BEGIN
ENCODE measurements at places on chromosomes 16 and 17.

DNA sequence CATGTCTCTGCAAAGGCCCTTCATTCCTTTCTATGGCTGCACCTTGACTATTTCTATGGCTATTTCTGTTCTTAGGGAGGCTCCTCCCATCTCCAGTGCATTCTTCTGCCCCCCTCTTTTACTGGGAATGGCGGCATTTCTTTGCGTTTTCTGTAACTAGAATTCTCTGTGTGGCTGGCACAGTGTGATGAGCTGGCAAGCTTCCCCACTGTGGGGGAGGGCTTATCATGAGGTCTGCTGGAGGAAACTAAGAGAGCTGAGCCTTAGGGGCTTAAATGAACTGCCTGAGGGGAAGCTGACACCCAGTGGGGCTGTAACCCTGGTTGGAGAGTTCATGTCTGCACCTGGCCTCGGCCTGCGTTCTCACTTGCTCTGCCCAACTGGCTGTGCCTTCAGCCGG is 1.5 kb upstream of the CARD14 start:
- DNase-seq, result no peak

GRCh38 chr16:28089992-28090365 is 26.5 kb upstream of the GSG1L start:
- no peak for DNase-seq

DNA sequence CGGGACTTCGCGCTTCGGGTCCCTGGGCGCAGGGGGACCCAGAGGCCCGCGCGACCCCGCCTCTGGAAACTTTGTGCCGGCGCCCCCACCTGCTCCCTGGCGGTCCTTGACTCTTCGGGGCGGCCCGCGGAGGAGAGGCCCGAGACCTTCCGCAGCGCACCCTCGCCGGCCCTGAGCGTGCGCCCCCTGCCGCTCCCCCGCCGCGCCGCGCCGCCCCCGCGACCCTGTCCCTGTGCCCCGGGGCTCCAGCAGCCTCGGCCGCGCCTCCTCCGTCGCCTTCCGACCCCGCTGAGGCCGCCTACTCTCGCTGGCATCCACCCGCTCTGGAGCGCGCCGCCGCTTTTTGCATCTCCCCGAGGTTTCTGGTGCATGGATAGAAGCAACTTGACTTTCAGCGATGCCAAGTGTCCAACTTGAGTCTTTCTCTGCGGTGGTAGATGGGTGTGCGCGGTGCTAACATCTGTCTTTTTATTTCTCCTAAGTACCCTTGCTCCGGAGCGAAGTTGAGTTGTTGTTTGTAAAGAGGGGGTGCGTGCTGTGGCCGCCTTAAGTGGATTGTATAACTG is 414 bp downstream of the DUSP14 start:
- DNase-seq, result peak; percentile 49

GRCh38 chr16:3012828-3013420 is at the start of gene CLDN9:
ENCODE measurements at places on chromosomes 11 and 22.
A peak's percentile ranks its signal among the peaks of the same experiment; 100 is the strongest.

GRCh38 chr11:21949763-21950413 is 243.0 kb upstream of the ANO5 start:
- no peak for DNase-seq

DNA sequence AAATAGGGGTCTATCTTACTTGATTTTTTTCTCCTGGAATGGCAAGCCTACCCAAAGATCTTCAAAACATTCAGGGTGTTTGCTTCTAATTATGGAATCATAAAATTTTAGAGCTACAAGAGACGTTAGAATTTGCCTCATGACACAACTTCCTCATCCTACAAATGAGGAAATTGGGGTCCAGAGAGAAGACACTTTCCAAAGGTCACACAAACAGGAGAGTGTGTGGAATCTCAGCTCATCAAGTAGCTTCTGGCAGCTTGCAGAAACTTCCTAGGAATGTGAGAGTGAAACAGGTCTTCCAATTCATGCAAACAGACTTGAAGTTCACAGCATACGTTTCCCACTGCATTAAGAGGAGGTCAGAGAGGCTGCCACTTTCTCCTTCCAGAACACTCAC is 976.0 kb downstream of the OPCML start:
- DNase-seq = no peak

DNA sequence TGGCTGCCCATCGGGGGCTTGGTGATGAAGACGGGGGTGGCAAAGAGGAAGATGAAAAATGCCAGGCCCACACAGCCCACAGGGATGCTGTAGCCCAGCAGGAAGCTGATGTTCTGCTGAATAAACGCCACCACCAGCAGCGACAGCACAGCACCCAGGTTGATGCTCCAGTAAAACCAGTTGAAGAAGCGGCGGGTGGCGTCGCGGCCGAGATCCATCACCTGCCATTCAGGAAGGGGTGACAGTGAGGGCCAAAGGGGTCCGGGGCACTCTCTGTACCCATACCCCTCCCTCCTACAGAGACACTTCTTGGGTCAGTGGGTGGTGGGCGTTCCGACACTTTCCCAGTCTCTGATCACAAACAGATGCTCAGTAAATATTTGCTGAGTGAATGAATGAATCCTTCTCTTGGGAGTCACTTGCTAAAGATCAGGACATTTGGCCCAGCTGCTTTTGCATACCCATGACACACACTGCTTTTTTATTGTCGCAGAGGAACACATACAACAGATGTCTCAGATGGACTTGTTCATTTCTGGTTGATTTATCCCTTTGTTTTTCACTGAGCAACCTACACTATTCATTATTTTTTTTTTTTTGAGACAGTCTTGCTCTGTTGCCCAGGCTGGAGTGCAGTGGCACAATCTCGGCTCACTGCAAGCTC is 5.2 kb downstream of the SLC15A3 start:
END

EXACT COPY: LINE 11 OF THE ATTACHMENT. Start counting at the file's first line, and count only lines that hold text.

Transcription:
GRCh38 chr11:21949763-21950413 is 243.0 kb upstream of the ANO5 start: